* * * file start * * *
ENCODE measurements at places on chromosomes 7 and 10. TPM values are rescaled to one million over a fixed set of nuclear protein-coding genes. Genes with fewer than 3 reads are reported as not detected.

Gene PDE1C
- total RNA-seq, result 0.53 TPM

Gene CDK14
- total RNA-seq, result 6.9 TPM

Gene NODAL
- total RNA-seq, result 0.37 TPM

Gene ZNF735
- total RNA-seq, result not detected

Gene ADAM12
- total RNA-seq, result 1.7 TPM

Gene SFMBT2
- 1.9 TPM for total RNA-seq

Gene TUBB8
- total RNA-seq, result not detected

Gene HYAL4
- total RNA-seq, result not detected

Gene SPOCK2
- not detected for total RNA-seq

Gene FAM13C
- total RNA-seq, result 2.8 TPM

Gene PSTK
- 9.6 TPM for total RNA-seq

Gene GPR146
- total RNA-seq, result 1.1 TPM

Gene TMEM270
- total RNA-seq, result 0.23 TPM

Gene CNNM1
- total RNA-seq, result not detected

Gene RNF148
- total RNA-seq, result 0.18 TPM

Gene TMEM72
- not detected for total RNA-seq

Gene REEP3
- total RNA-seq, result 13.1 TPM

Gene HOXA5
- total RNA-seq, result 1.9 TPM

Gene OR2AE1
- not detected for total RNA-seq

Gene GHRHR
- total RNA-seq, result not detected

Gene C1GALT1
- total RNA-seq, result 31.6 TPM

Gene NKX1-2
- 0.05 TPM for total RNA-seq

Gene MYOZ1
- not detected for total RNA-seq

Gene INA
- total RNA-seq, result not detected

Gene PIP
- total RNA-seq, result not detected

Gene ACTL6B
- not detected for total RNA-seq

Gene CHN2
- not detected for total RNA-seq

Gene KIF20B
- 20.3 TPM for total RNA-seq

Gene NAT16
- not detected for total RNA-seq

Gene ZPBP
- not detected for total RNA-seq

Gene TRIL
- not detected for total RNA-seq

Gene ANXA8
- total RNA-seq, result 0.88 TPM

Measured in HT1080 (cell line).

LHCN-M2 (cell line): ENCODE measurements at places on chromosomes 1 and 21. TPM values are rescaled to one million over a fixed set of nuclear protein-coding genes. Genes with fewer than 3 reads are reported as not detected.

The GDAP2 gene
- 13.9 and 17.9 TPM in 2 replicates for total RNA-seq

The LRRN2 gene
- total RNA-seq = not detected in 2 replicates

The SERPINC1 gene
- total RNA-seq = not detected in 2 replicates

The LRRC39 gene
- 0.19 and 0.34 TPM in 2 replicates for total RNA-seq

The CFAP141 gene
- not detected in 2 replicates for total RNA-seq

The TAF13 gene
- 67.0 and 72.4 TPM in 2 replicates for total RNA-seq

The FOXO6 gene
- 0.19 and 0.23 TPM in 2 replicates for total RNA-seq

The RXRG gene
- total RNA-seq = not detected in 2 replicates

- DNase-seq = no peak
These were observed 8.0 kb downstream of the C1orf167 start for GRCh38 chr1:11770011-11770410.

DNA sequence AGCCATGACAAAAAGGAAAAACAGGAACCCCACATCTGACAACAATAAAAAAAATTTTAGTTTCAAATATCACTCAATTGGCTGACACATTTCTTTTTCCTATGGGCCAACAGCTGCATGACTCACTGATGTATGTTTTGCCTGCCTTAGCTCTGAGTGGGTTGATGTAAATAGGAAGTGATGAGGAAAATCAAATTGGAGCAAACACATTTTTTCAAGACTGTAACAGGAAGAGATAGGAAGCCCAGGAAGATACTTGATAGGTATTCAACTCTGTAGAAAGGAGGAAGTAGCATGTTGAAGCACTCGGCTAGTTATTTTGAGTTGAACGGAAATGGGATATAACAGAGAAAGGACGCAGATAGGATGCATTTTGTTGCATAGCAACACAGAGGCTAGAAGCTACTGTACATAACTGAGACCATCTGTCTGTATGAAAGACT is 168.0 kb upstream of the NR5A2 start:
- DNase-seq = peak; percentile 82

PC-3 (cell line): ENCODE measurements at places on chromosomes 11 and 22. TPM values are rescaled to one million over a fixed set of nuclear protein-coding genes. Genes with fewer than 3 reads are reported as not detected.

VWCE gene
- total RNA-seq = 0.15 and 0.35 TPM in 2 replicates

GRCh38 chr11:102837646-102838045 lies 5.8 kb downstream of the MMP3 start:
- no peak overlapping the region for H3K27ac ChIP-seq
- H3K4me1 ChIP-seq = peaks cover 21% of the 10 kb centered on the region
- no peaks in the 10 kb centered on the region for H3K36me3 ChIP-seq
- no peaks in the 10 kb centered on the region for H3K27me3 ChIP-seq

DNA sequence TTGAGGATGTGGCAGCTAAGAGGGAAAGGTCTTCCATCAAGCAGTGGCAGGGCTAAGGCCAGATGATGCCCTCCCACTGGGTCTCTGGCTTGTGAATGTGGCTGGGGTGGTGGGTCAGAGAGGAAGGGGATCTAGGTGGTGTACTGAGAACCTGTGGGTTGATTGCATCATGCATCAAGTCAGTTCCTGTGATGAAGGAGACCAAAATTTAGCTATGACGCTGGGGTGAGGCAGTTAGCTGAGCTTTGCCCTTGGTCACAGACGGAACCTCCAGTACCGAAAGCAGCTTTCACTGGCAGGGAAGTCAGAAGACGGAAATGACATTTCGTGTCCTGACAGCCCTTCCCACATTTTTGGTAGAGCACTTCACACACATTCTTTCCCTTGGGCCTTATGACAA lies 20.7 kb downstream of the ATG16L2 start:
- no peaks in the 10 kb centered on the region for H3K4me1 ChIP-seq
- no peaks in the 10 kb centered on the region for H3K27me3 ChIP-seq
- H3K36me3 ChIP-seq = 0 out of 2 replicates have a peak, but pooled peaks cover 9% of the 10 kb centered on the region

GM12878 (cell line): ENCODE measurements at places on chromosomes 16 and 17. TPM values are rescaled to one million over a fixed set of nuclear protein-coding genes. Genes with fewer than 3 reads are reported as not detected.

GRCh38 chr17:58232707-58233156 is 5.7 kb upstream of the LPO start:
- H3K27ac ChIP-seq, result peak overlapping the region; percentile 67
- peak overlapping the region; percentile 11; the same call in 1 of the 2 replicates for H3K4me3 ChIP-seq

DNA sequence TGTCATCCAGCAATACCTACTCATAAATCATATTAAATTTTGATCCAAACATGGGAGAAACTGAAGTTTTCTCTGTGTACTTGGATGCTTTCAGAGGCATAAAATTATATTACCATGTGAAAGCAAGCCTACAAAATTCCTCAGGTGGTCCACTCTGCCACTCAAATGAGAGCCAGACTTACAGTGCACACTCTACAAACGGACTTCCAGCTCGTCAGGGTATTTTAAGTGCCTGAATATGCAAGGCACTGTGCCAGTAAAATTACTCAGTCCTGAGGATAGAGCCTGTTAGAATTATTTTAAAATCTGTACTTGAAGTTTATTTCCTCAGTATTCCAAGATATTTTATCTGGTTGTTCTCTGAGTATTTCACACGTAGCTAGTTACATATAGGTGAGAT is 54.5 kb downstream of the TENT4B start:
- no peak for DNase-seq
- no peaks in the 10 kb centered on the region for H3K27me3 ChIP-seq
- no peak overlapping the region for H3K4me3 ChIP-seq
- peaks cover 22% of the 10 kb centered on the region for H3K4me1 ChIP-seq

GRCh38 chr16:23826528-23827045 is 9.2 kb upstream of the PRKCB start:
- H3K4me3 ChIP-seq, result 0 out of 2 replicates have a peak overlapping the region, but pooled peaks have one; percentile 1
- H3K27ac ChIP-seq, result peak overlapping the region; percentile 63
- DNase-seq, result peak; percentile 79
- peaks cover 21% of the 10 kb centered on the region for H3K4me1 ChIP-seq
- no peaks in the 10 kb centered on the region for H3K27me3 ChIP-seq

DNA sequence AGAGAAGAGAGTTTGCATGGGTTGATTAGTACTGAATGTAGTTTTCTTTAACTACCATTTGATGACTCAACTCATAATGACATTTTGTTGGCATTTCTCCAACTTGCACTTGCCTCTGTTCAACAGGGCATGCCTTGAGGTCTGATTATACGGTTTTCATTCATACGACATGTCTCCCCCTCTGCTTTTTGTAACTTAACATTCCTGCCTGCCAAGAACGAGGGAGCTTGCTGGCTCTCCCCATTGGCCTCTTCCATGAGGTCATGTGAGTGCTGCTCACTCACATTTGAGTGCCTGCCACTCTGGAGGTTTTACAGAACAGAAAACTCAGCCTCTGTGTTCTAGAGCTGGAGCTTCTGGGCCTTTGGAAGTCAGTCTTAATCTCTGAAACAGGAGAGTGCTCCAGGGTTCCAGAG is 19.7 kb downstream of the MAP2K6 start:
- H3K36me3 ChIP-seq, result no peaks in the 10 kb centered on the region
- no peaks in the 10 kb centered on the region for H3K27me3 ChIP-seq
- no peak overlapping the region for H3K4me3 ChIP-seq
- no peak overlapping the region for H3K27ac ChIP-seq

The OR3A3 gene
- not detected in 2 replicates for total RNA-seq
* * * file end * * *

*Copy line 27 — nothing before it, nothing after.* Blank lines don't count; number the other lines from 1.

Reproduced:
- total RNA-seq, result 0.23 TPM